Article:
We fell for each other.
Like stars, it seemed.
Had I thought about falling stars then, how they’re just bits of space dust burning up as they hit the atmosphere, it likely would have taken some of the Zing! out of my romantic illusions.
But I didn’t think about it.
It was like we’d been made for each other, something I did let myself think even though I knew the cliché was only half true. I was as I’d always been. She, though, she’d been made for me.
It was a simple enough process. I’d designed every bit of her, filling in all the blanks and boxes on the Realationship™ site. And when I say design I don’t just mean the parts you might think. But everything. Down to the shape of her toes, the curve of her eyebrows.
I remember sitting at the keyboard, my fingers caressing the track pad, working my way through eye color and skin tone. Each drop down menu needed a carefully considered click, like a little nudge, a little push. Each choice opened a window to more, with all of them weighed against the ones that had come before.
And there’d been myself to consider as well–measuring my lips to match against hers, moving my hands in just the right way to see how they’d feel on the small of her back, following the prompts to upload my image so I could see how my brown eyes would reflect her blue. Finished, I’d just needed to click on all the agreements, debit my account, and wait for delivery.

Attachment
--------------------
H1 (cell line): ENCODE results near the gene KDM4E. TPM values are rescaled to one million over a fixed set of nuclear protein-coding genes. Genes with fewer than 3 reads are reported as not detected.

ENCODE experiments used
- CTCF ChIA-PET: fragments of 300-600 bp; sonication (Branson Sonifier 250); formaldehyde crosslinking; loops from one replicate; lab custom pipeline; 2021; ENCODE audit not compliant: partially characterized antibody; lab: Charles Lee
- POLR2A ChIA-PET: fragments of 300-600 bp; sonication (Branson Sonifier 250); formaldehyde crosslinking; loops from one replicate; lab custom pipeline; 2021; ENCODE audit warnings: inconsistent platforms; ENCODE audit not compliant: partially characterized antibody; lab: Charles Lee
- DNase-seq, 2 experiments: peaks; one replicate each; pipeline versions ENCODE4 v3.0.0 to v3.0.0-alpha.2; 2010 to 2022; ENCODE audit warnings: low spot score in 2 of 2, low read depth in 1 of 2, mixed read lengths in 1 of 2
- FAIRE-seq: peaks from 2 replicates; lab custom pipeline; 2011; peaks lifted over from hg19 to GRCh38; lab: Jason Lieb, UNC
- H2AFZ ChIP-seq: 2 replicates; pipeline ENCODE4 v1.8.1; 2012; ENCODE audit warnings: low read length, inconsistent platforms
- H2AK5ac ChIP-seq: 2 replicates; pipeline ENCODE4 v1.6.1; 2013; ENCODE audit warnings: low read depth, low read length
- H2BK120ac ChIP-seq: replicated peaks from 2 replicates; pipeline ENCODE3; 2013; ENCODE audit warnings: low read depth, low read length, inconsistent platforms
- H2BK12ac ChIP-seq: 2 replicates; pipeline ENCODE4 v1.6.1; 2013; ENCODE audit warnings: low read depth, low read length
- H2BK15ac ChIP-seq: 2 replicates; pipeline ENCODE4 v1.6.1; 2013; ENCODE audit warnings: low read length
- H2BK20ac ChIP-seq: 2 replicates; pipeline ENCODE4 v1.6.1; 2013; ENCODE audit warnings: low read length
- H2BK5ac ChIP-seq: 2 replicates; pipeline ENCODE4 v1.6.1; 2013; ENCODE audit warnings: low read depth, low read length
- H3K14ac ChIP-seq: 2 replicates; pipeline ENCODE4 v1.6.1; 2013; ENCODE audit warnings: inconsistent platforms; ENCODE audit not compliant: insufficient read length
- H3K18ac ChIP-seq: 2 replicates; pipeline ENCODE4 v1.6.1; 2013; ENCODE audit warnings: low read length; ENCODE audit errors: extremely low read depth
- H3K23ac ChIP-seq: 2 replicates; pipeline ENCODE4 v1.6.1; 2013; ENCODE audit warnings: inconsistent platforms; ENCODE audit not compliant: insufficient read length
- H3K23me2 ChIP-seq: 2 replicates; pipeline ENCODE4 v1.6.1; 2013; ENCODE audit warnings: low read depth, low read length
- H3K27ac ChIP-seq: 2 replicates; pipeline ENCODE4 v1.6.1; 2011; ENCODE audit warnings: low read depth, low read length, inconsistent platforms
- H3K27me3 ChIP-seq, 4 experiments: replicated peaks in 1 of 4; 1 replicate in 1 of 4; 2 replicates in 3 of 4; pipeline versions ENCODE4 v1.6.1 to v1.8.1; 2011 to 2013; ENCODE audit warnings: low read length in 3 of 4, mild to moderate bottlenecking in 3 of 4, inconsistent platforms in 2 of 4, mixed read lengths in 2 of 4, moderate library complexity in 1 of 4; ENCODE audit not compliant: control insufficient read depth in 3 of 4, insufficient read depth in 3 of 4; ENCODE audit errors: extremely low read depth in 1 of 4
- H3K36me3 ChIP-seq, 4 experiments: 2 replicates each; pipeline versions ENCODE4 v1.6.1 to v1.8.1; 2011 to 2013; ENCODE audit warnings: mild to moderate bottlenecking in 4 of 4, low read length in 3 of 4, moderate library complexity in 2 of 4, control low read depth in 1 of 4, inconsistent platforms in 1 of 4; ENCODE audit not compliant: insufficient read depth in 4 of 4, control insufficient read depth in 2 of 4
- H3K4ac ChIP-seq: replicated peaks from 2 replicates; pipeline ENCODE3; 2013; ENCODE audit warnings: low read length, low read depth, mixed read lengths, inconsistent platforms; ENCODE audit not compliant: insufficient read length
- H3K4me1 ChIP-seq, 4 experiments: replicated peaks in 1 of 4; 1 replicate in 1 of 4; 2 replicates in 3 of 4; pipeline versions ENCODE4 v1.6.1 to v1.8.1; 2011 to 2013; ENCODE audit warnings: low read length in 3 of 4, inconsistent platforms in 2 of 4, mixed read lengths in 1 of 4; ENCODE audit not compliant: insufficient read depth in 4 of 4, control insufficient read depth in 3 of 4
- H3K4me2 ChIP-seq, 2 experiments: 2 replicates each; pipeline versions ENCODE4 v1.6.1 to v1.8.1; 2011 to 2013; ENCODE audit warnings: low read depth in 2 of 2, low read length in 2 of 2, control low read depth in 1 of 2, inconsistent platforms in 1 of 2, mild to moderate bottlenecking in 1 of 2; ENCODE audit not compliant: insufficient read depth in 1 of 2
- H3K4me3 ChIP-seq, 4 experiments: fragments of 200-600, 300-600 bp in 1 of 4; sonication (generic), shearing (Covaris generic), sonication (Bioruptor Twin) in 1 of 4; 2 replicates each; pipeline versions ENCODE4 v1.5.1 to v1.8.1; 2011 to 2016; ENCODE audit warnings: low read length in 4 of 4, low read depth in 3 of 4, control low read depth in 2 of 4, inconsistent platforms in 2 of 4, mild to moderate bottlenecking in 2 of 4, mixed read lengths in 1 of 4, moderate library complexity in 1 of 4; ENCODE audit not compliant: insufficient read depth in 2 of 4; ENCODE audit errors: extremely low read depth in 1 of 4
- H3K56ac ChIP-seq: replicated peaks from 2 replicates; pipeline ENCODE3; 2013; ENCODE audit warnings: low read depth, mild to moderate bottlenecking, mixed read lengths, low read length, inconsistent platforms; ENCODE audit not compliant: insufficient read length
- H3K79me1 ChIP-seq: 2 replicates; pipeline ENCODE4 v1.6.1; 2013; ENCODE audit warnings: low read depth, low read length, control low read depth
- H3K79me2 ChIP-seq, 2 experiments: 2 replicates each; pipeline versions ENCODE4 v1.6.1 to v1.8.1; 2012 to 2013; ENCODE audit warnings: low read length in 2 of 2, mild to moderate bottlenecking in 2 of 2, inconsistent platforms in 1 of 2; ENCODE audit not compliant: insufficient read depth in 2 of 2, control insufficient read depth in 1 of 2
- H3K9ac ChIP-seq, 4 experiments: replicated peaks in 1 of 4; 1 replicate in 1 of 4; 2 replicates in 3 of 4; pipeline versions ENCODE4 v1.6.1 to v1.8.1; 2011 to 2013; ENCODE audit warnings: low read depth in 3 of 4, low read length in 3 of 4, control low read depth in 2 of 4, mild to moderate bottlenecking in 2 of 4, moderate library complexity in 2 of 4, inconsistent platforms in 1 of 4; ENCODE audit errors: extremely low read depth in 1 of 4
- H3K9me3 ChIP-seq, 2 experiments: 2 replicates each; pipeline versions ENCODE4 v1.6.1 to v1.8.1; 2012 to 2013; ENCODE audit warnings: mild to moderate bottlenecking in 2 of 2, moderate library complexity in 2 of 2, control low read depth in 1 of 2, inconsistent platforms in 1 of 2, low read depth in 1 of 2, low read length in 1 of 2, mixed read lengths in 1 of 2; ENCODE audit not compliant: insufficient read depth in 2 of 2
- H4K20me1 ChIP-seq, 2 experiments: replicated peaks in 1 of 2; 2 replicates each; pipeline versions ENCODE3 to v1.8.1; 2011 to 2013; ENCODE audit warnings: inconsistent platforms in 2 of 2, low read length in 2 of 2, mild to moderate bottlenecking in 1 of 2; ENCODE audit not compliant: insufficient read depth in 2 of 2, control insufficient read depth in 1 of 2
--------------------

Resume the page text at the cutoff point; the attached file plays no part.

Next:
The night I lost her, we lay in the back yard, a blanket between us and the ground. She rested her head on my arm, her blond hair threatening to make me sneeze as it tickled my nose. Our sweat had already begun to dry from the summer breeze, and if I moved my hand just a little I could trace the swell of her breast. It would have been perfect if we had seen a falling star then, but the cloudless sky yielded nothing but familiar constellations.
“What time is it?” she asked.
I’d designed her to disregard the tech she ran on. Occasionally, I’d hear a servo spin somewhere in her body, but if she ever heard the same, she ignored it. And so, though her operating system included a perfectly accurate internal clock, it was instinctive of her to ask me the time or to check the delicate watch I’d given her on our one-month anniversary.
She wasn’t wearing it now. Or anything else.
“Almost ten,” I said after raising my wrist and blocking out part of the sky for a moment.
She seemed to take a second to process the information, then sat up, leaving my right arm and whole right side suddenly cool as the night air touched the skin she’d just been pressed against. I smiled at the sight of her naked back.
“I’m leaving,” she said.
My smile faded.
“Leaving?” I asked, nonplussed. My turn to process.
“You,” she added.
Then she was up. Off the blanket and picking through the clothes scattered on the lawn.
“What do you mean?”
“What I said. I’m leaving you.”